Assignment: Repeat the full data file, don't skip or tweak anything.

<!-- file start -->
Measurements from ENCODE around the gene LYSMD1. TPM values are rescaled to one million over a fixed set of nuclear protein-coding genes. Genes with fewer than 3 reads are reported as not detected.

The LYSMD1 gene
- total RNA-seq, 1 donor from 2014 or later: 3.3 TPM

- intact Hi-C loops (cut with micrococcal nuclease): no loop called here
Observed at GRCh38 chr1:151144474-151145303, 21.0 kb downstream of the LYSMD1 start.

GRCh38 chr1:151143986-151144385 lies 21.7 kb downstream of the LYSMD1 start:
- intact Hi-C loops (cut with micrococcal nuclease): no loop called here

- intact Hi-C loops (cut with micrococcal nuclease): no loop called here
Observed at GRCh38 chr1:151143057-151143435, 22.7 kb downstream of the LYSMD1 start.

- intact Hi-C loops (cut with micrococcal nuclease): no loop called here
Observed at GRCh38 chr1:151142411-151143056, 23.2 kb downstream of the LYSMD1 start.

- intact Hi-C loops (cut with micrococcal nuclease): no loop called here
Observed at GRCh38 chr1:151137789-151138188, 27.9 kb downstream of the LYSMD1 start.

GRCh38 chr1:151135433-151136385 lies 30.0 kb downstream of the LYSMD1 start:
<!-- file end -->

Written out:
Measurements from ENCODE around the gene LYSMD1. TPM values are rescaled to one million over a fixed set of nuclear protein-coding genes. Genes with fewer than 3 reads are reported as not detected.

The LYSMD1 gene
- total RNA-seq, 1 donor from 2014 or later: 3.3 TPM

- intact Hi-C loops (cut with micrococcal nuclease): no loop called here
Observed at GRCh38 chr1:151144474-151145303, 21.0 kb downstream of the LYSMD1 start.

GRCh38 chr1:151143986-151144385 lies 21.7 kb downstream of the LYSMD1 start:
- intact Hi-C loops (cut with micrococcal nuclease): no loop called here

- intact Hi-C loops (cut with micrococcal nuclease): no loop called here
Observed at GRCh38 chr1:151143057-151143435, 22.7 kb downstream of the LYSMD1 start.

- intact Hi-C loops (cut with micrococcal nuclease): no loop called here
Observed at GRCh38 chr1:151142411-151143056, 23.2 kb downstream of the LYSMD1 start.

- intact Hi-C loops (cut with micrococcal nuclease): no loop called here
Observed at GRCh38 chr1:151137789-151138188, 27.9 kb downstream of the LYSMD1 start.

GRCh38 chr1:151135433-151136385 lies 30.0 kb downstream of the LYSMD1 start: